It’s also good to stay connected and go to the field. They’re very special [mangroves] and I am happy to work at a company like Dendra that is pledged to the Abu Dhabi mangrove initiative.
Everyone comes together and puts all their ideas forward to try to make these mangrove forests thrive.
Dendra, by doing large-scale ecosystem restoration, is fulfilling the country’s goals. My hope is we will restore healthy ecosystems.
What sparked your interest in ecology?
It started rather unconventionally. In 2016, I met the astronaut Charles Bolden at Khalifa University. I had asked him if he believed in aliens as a joke.
He highlighted that any life form originating from outside of Earth is extraterrestrial and how scientists are interested in unravelling potential microbial life in extraterrestrial environments.
I’ve always loved the concept of the stars and what’s beyond. But getting my degree in environmental science and sustainability shifted my focus back to Earth … I was marvelling at the life around us.
When did you first come into contact with a mangrove?
About 10 years ago on Sir Bani Yas Island, during a holiday. We had a little kayaking trip there. That’s when we saw them, with the sunset.
I grew up in the desert and near the beach, but not near mangroves. They were always part of the landscape, however. Now, every time I learn more about them, I’m unravelling a new layer.
The way the world works, is literally that micro-organisms are in every vital process there is in the environment.
Throughout all the research that’s been done in the past few decades, we only know about 1 per cent of all microbes that exist on Earth. There’s so much to discover.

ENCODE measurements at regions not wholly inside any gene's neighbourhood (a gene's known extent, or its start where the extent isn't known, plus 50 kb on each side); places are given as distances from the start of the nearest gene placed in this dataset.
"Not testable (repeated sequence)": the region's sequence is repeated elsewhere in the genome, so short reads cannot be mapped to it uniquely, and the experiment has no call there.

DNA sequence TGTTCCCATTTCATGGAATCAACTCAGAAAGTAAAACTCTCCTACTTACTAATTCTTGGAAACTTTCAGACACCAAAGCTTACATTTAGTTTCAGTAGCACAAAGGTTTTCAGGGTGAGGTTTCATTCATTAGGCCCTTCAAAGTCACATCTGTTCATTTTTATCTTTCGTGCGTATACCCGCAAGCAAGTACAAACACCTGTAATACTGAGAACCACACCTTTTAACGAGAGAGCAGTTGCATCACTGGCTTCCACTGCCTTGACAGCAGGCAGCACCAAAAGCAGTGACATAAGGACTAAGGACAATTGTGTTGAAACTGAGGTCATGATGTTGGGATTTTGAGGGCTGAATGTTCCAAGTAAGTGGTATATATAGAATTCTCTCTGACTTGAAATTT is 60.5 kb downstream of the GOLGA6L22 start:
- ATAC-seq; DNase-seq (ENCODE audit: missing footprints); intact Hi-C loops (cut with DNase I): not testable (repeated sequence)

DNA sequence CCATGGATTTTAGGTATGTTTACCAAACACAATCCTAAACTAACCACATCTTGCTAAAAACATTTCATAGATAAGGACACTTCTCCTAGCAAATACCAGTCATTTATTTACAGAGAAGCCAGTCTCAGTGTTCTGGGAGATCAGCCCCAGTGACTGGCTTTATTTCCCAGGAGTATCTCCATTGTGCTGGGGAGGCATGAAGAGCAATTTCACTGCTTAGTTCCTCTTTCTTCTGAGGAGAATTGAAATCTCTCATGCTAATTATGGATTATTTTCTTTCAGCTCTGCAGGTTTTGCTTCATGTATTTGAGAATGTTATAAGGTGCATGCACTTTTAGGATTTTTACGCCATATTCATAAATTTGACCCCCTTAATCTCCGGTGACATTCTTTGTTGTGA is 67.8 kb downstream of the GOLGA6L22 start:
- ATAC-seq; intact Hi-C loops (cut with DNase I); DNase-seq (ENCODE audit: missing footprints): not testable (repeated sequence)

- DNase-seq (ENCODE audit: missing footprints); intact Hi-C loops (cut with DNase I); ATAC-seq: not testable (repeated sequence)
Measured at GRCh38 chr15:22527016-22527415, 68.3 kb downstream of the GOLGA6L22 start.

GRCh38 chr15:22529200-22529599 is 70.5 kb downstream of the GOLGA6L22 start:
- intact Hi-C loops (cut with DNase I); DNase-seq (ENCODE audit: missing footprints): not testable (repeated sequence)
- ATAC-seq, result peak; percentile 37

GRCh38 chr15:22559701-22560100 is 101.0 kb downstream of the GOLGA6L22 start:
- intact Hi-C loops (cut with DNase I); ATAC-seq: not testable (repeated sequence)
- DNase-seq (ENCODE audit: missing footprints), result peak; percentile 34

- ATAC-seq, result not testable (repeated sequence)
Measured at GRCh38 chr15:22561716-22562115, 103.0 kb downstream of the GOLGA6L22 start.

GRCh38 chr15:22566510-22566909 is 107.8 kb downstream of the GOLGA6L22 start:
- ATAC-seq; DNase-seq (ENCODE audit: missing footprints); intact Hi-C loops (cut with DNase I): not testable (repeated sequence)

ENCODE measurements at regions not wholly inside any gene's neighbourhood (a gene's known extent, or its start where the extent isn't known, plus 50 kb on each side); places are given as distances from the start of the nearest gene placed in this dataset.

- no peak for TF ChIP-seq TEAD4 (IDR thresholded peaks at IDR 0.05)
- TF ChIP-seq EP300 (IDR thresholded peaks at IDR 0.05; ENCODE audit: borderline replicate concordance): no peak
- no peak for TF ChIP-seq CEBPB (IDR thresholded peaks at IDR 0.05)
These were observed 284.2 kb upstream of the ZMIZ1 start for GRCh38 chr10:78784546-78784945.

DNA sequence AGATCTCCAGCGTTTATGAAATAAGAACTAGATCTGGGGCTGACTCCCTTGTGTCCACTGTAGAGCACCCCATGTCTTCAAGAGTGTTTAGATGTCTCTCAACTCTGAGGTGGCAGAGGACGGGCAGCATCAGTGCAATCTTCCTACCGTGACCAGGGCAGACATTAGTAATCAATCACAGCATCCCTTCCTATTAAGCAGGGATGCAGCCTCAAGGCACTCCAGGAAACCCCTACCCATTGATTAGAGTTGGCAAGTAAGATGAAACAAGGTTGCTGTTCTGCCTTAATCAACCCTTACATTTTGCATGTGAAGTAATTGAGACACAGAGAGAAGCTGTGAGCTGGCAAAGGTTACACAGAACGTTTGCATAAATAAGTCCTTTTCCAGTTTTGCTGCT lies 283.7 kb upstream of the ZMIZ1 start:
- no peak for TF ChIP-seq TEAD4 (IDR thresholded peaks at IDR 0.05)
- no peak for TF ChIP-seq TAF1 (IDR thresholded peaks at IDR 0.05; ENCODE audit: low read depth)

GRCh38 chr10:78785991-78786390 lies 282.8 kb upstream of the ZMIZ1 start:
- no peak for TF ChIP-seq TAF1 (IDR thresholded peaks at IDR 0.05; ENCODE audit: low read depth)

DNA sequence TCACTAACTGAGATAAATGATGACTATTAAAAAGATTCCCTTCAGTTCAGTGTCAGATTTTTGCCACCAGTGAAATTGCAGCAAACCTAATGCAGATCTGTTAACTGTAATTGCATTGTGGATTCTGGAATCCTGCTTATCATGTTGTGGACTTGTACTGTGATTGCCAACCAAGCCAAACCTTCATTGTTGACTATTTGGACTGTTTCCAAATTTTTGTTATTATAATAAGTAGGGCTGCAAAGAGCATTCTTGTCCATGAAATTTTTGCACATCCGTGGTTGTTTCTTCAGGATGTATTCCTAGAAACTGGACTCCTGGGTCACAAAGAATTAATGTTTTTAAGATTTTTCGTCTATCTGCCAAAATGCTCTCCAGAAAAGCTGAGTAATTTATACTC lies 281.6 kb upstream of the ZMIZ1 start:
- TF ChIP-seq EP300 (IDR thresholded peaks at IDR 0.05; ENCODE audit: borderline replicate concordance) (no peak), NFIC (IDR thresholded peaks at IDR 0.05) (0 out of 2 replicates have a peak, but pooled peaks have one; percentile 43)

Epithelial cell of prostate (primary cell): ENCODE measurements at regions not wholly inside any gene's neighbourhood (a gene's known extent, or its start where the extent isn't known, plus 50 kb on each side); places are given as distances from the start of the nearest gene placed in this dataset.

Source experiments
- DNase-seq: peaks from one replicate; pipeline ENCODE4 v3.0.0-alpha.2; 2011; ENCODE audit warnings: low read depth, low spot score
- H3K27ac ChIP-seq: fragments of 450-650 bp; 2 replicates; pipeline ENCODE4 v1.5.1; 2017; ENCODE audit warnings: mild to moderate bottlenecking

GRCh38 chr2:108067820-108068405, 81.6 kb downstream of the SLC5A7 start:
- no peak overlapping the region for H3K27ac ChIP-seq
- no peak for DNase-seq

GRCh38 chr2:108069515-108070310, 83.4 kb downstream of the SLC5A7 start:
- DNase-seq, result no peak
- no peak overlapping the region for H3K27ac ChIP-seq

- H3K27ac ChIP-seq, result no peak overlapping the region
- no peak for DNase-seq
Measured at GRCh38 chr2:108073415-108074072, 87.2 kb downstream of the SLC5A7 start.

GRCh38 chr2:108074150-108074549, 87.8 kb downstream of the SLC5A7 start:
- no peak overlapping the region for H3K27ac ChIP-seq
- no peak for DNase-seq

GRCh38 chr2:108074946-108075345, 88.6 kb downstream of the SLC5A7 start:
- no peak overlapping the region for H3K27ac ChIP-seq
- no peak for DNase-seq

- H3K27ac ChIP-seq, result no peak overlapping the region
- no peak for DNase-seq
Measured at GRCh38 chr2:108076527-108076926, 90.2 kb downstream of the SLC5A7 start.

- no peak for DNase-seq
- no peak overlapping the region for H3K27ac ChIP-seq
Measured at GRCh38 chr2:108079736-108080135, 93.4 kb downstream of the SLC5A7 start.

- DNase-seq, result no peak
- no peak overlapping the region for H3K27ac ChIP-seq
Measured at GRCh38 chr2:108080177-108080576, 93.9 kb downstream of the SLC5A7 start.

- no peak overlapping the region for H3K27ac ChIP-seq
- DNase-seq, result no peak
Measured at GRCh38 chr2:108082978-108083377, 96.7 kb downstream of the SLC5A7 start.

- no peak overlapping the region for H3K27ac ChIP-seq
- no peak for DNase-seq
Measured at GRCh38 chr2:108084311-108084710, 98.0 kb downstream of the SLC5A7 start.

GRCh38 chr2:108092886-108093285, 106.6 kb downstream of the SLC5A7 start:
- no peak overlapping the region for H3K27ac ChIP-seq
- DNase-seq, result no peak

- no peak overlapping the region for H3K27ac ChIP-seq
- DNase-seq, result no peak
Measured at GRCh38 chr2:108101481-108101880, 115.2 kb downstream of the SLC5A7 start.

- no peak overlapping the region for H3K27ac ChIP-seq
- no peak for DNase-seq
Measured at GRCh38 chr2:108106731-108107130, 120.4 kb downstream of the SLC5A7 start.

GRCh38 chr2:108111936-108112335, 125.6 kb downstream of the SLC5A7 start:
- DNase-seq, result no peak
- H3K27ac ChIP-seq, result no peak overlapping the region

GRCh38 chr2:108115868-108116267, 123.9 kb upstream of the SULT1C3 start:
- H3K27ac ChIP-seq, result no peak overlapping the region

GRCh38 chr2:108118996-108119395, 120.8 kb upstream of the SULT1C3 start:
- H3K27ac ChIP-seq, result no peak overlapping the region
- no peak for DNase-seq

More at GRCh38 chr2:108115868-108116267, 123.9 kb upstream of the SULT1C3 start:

In my dissertation in my undergrad [degree], I did my research on microbes that are in mangrove roots and mangrove leaves.
I officially started my career in ecology at Dendra in March 2023. We have two offices and I’m also commuting between Abu Dhabi and Al Ain for my master’s studies.
I also moderated POPCOPs, an actionist workshop at the UAE House of Sustainability in the Green Zone [during Cop28 at Expo City Dubai], which was managed by the Salama bint Hamdan Foundation.
Is public appreciation for mangroves growing?
The health of the mangroves is deteriorating because of natural factors and anthropogenic [the effect of humans on nature] factors.
There are a lot of factors that can affect mangroves. Dredging, from what I know, affects their health because it’s happening right at the coast.
Because of the efforts that are being put in to restore and plant more mangroves in the upcoming decade, I think people are starting to realise how important they are.
Worldwide, mangrove populations are declining, but there’s a direct and invaluable effort being put in here to protect them.
Everyone is always very impressed with what we’re doing and that we’re restoring an important ecosystem like mangroves. I hope no one underestimates them.
We’re working along the entire coast of Abu Dhabi. It’s amazing to be part of it, for the country I grew up in. One of the main pillars is the environment, protecting it and being sustainable.